Every week, I hope to bring you a quick Q&A; with someone who covers the Ravens’ opponent that week. On Sunday night, the Ravens host the New England Patriots in a rematch of the AFC championship game. Since it’s such a big game for both teams, let’s go with double coverage this week. I chatted with Shalise Manza Young of The Boston Globe and Jeff Howe of The Boston Herald about a few hot topics entering Sunday night's game.
MV: What is going on with Wes Welker? Julian Edelman replaced him in the starting lineup, but Welker ended up playing a lot after Aaron Hernandez injured his ankle early. Is Welker really being phased out?
SMY: There are a lot of theories about what's going on with Welker, ranging from plausible to ridiculous. Edelman did have a strong camp and it wouldn't be a surprise to see him on the field more -- but he has been on the field at the expense of Welker, which is the surprising part. Welker is not injured, so that is not playing a role. Even he seems to not be sure exactly what is going on -- you would think that if the Patriots were simply trying to keep him on a pitch count for the early part of the season to keep him fresh for the latter half of the regular season and playoffs that they would have told him that, and to my knowledge they haven't. Since he played in nearly 90 percent of the offensive snaps last season, that could be it. Could the Patriots be testing Edelman to see if he'll be a viable replacement next season if they cut ties with Welker? Possible. It's even possible -- though it would be sinister -- if they were deliberately keeping his numbers low to hurt his value on the open market. That also would go against Bill Belichick's mantra of always doing what's best for the team, and playing Welker is what's best for the team. With Hernandez on the shelf, and the offense now needing Welker, we may not know how much longer they would have kept his snaps down.
JH: It's one of the strangest storylines surrounding this team in recent memory. There are plenty of theories and few answers, if any. Is it a punishment for the contract negotiations? Are they trying to reduce his value for next season? Are they trying to trade him? Are they phasing him out, or preparing for life without him after this season? Really, who knows? Edelman hasn't beaten him out, and he's not a better run blocker, so those theories are weak. And it would go against everything Bill Belichick preaches to think he'd keep him off the field due to spite over the contract struggle. It really might be an experiment to see how much they've really got with Edelman. But even still, that's a dangerous line to walk, and Belichick further opens himself to criticism when Welker isn't on the field for the start of a game that turned into a surprising loss.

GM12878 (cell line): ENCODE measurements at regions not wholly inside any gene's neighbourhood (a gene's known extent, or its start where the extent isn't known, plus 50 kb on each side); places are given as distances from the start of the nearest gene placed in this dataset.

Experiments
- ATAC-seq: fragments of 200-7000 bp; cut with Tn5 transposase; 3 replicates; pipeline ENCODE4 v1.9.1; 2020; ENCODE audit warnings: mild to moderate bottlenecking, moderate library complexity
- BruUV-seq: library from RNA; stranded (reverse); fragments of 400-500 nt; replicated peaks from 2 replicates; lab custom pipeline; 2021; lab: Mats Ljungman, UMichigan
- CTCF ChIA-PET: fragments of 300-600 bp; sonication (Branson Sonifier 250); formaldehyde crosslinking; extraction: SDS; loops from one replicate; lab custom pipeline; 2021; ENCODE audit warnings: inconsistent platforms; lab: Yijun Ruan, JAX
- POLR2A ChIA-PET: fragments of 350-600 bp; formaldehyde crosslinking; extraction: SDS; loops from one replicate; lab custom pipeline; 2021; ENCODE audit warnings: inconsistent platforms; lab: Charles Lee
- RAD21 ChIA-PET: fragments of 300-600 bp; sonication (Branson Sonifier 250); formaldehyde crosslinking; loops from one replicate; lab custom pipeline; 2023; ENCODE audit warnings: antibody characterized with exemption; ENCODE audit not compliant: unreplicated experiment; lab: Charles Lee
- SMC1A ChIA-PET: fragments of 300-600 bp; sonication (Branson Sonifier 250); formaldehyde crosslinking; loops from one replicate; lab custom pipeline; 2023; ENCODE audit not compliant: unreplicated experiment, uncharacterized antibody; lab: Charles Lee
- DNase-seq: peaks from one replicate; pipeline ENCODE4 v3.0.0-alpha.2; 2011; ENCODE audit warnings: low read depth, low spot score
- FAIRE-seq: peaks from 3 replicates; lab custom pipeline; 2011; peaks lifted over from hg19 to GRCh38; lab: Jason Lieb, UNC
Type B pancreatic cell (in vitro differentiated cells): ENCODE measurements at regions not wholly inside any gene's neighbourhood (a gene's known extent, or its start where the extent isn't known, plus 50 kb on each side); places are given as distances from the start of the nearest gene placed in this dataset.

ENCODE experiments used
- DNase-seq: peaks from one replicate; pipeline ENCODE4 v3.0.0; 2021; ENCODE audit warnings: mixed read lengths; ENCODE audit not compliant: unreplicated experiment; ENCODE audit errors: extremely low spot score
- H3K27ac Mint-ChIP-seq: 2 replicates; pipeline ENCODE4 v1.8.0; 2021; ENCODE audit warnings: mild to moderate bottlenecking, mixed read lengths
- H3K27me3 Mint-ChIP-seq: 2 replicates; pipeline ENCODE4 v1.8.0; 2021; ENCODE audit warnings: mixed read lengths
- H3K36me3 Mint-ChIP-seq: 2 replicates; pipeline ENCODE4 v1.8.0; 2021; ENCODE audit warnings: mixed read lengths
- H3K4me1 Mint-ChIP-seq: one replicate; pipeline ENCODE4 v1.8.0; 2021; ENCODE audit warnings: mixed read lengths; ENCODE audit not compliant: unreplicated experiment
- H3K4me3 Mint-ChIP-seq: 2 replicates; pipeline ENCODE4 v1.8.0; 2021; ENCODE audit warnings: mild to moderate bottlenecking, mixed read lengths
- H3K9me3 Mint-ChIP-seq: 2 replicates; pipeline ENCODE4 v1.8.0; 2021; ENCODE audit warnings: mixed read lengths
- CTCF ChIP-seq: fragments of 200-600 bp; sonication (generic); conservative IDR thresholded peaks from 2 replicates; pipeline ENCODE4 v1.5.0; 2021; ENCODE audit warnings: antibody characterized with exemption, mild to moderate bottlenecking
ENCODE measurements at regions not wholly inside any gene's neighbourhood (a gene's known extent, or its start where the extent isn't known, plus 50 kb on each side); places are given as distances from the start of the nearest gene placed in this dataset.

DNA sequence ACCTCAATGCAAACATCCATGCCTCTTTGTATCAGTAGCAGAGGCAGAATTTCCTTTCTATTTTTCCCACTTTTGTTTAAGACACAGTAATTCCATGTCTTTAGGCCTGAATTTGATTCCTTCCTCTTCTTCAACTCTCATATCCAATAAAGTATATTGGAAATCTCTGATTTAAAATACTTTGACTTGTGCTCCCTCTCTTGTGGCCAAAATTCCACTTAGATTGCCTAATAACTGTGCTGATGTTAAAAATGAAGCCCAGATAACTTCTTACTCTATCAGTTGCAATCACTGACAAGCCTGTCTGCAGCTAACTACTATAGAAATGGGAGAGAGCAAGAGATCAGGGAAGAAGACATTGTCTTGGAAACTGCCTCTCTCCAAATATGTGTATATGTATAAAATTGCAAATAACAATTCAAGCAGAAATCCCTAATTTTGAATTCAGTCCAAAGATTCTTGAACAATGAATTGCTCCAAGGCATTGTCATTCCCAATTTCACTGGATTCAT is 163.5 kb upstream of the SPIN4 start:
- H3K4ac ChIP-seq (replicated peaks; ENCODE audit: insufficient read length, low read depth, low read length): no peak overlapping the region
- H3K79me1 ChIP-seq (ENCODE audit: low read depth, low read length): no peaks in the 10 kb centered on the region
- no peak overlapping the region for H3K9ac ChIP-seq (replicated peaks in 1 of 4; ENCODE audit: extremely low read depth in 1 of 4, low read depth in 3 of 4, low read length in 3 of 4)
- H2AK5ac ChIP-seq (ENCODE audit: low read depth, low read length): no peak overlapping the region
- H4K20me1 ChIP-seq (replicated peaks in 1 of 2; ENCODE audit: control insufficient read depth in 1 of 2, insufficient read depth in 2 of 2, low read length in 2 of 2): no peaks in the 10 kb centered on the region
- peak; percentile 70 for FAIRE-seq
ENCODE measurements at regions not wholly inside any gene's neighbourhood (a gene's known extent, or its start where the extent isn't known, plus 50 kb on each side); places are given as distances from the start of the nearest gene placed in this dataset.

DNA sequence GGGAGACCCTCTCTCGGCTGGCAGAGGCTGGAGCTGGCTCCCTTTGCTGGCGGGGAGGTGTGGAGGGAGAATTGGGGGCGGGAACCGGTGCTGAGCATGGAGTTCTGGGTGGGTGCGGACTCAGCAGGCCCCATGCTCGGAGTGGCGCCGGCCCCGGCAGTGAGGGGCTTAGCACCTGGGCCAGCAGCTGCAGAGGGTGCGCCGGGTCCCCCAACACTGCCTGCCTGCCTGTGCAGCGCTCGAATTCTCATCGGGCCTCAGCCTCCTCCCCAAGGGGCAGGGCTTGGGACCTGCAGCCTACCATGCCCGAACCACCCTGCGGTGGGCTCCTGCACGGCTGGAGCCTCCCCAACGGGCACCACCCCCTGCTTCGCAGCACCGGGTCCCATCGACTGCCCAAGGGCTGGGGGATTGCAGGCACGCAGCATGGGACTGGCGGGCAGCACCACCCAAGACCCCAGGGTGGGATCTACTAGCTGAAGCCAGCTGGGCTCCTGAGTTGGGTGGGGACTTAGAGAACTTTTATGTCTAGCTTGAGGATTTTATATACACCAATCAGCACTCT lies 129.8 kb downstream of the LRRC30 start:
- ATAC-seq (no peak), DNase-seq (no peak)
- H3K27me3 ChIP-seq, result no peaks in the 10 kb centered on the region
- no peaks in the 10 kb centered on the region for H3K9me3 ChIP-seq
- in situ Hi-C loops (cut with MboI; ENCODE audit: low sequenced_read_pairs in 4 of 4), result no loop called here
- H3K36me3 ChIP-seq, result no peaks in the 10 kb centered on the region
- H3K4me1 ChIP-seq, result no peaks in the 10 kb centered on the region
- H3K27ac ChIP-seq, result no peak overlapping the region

MV: What did the Arizona Cardinals do for the first three quarters of last weekend’s game that stalled Tom Brady and the Patriots offense, and why wasn't Rob Gronkowski more involved until the final quarter?
JH: It was simple and all-encompassing. The Patriots' offensive line couldn't block anyone, and Brady was uncomfortable all game. Brady only got into a rhythm in the fourth quarter when he used quick drops and passes. Even some of those plays were contested. The offensive line is a major issue with this team.
SMY: The Cardinals did just what Belichick said they would do, starting with being disruptive on the defensive line. Darnell Dockett got a hand on Tom Brady's first pass attempt, and Patrick Peterson made an acrobatic interception; Dockett in particular also took advantage of backup right guard Donald Thomas. Not sure what happened with Gronkowski. Taking nothing away from the Cardinals' performance, there was also some questionable offensive play-calling in the game from Josh McDaniels, and the Patriots didn't really use the no-huddle, which has been highly effective in recent years, until they were down by eight points well into the fourth quarter.
MV: Rookie defensive end Chandler Jones really stood out in the Cardinals game. There is some local interest in Chandler because his brother, Art, plays for the Ravens. I actually did a feature on their family back in January and Chandler told me the NFL advisory board told him he would likely be a third-round draft pick. Are you surprised he has been this good this quickly, and what does he do well in particular?